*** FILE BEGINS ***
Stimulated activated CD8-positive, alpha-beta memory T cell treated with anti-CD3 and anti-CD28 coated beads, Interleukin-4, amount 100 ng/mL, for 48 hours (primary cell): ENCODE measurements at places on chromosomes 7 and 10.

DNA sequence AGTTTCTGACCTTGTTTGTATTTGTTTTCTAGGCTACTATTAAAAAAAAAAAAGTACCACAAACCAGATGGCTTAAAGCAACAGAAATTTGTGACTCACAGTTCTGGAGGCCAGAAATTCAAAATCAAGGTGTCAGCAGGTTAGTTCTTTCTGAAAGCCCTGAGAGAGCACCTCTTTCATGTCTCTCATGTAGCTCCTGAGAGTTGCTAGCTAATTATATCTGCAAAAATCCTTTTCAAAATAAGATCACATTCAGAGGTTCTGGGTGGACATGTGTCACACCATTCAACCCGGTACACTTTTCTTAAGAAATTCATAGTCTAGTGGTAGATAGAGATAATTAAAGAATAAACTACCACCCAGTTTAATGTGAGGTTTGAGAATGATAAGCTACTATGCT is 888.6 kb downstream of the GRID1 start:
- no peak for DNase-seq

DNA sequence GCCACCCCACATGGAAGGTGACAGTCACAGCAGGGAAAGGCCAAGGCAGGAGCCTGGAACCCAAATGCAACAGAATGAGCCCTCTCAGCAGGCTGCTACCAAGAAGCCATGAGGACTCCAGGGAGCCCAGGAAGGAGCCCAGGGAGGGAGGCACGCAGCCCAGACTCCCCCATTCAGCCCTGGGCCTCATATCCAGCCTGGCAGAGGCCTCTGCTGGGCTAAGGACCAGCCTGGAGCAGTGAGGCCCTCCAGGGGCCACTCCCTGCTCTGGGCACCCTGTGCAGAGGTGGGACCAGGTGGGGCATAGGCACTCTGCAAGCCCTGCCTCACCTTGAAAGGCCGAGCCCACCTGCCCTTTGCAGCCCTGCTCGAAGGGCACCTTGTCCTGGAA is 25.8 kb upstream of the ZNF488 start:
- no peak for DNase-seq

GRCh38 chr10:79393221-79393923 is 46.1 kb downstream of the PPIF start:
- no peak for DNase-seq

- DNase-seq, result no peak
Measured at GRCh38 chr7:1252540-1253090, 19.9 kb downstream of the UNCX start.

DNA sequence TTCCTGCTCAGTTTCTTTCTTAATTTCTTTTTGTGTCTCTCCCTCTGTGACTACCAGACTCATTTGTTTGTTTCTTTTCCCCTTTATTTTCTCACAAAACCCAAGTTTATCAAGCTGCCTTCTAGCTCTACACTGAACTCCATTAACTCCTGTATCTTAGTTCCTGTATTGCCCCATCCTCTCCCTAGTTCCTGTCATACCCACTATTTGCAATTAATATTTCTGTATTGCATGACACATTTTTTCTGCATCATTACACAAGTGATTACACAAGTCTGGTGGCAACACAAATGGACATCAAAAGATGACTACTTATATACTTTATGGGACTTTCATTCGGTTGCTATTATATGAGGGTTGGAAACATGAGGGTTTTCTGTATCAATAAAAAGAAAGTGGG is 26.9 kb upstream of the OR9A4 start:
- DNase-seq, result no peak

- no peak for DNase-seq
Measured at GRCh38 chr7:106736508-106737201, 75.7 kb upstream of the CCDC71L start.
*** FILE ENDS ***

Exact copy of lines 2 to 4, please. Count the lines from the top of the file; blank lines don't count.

DNA sequence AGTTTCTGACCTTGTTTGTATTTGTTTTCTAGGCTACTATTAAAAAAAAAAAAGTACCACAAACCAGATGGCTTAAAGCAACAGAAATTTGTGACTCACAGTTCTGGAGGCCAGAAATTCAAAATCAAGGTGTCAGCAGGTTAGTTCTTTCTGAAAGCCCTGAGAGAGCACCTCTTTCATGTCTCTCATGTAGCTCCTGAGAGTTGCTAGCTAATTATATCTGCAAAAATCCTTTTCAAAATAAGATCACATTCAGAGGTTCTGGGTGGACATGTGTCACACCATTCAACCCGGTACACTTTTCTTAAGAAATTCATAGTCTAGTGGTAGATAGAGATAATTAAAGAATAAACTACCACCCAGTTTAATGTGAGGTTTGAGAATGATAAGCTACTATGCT is 888.6 kb downstream of the GRID1 start:
- no peak for DNase-seq

DNA sequence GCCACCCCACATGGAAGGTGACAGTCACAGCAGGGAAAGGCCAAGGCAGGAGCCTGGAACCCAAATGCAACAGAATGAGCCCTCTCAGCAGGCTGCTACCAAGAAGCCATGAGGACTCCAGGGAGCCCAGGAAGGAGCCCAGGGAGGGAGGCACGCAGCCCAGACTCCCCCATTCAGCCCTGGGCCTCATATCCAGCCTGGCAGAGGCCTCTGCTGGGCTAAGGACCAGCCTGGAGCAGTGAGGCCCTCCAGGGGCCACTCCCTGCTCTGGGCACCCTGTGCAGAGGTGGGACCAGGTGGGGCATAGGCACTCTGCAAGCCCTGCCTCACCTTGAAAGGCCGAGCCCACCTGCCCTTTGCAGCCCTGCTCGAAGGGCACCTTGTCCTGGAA is 25.8 kb upstream of the ZNF488 start: